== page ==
In addition to our counterterrorism cooperation with the Philippines, the United States has important security, commercial, and political interests in the Philippines, a treaty ally that straddles important air and sea-lanes. As a nation-state committed to democratic political principles and confident in its exercise of regional leadership, a stable Philippines is an important force for stability in Southeast Asia. The Philippines is committed to close relations with the United States in support of regional peace and security in Southeast Asia. It seeks to promote regional, economic, and political cooperation through the Association of Southeast Asian Nations (ASEAN), the ASEAN Regional Forum, and the Asia-Pacific Economic Cooperation (APEC).

IMET funds have contributed to overall regional stability and focus on positively influencing the Philippine military's professionalism and discipline. IMET training also has helped further strengthen civilian control over the military, contributing to a decline in the number of reported incidents of human rights abuses. The steady advancement of IMET graduates helps ensure the continued understanding and cooperation of the Government of the Philippines on U.S. views toward regional issues. IMET graduates who populate the top ranks of the AFP contribute to building the close professional military-to-military relations that exist between the U.S. military and the AFP. With the Visiting Forces Agreement (VFA) in force, the U.S. military is actively engaged in ship visits and joint training exercises with the AFP.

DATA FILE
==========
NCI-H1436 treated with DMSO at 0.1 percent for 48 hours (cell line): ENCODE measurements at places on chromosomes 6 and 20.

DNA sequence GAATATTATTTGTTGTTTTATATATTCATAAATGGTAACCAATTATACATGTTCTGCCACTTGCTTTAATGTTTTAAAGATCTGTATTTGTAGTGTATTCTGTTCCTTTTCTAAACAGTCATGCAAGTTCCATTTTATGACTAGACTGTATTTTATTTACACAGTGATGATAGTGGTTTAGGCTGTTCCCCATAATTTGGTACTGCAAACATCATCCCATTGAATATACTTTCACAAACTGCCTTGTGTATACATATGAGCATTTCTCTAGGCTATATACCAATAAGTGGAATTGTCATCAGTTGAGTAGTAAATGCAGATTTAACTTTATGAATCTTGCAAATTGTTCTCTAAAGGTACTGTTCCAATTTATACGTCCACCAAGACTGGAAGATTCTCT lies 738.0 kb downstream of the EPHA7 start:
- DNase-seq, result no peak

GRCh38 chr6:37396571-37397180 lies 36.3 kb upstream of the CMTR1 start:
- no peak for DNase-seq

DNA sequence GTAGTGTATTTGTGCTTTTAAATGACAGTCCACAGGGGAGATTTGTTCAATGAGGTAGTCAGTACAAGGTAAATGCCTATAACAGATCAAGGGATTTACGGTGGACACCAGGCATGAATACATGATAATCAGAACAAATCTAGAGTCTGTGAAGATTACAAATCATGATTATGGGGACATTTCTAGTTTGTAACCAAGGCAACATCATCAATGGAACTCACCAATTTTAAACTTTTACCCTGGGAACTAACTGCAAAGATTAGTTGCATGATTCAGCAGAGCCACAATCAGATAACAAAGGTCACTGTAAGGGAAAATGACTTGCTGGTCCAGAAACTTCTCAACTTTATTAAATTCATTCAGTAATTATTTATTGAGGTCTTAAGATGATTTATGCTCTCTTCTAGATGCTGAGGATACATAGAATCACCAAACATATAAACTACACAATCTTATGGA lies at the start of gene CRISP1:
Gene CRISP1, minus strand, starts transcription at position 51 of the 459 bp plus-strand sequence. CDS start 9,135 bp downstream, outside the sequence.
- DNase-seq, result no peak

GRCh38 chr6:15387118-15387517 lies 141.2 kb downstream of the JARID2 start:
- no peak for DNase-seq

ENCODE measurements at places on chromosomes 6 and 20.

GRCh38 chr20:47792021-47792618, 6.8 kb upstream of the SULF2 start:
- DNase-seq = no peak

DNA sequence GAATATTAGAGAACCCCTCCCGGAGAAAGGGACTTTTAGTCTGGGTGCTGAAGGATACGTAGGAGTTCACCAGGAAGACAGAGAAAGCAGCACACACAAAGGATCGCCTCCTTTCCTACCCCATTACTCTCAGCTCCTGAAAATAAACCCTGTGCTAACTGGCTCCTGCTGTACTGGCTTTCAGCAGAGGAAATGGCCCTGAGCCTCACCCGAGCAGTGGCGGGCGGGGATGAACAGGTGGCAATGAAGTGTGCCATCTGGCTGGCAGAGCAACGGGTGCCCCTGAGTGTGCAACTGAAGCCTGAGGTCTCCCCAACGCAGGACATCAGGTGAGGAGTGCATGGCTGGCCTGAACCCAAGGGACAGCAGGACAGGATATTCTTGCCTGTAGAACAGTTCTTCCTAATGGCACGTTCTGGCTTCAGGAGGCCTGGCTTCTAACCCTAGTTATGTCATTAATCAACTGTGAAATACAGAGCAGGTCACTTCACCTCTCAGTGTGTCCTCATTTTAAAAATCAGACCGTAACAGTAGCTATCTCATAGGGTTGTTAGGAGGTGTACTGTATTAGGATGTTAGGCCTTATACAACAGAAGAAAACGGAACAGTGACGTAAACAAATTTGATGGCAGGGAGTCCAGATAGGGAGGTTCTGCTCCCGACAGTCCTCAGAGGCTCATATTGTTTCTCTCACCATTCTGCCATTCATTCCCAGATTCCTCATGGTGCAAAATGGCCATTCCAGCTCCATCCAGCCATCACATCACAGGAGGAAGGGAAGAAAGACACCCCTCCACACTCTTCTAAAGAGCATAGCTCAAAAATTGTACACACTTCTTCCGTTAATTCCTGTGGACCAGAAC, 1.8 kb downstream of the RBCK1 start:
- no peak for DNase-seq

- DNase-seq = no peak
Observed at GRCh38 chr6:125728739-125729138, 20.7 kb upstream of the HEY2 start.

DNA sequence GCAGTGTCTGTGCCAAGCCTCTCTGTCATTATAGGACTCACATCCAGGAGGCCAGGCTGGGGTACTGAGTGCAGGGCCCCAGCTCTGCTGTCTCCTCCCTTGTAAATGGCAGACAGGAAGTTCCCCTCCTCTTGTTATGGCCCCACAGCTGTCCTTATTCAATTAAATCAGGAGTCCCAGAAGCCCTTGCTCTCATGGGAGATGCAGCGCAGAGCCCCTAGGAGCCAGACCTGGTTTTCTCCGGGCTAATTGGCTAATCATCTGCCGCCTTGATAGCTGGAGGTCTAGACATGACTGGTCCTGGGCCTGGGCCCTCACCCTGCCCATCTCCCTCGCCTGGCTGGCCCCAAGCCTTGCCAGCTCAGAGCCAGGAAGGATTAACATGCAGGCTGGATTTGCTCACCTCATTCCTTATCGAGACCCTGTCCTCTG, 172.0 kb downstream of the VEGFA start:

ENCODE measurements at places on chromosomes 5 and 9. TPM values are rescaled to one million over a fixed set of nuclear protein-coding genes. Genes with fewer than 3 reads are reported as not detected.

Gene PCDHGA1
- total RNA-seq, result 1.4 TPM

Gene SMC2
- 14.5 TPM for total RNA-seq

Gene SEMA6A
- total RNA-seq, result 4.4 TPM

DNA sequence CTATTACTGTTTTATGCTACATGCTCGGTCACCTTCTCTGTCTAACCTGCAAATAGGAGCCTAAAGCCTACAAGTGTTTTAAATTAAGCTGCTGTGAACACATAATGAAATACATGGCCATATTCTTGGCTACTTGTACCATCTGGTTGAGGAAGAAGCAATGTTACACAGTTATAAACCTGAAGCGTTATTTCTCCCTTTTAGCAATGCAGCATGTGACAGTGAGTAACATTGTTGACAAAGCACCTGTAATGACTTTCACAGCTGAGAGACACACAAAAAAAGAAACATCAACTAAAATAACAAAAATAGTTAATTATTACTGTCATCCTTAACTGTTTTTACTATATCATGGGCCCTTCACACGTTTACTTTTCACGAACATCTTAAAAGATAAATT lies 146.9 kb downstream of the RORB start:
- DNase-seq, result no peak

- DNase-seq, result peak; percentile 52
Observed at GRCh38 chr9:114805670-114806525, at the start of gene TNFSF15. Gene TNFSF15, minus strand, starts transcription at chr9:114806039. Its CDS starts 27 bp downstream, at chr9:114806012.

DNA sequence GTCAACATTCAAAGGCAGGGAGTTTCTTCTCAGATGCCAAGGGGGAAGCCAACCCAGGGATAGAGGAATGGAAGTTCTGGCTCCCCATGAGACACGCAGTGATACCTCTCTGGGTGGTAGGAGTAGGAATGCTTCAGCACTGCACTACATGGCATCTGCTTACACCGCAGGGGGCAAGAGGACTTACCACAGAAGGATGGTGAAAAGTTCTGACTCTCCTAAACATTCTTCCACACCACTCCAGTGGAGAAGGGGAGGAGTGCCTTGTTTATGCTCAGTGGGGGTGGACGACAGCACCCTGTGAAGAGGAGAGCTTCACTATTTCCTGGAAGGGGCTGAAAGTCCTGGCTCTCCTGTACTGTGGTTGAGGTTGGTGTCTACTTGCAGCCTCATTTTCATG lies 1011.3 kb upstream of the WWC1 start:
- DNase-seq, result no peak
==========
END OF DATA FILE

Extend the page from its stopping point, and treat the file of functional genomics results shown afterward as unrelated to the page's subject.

These cooperative bilateral military activities constitute important steps toward normalizing our military-to-military ties and increasing interoperability and standardization with the AFP. It also enables the AFP to defend the national borders against external aggression, counter Communist and Muslim separatist insurgencies, participate in regional peacekeeping operations, and combat terrorism. In support of these goals, and in keeping with our treaty ally relationship, Philippine officers have participated in a range of operational, officer training, and leadership courses. These include courses related to military medicine, aviation, aircraft maintenance, amphibious training, field artillery, maritime and coast guard training, psychological operations, ranger operations, signals, supply, service and maintenance, and other similar courses.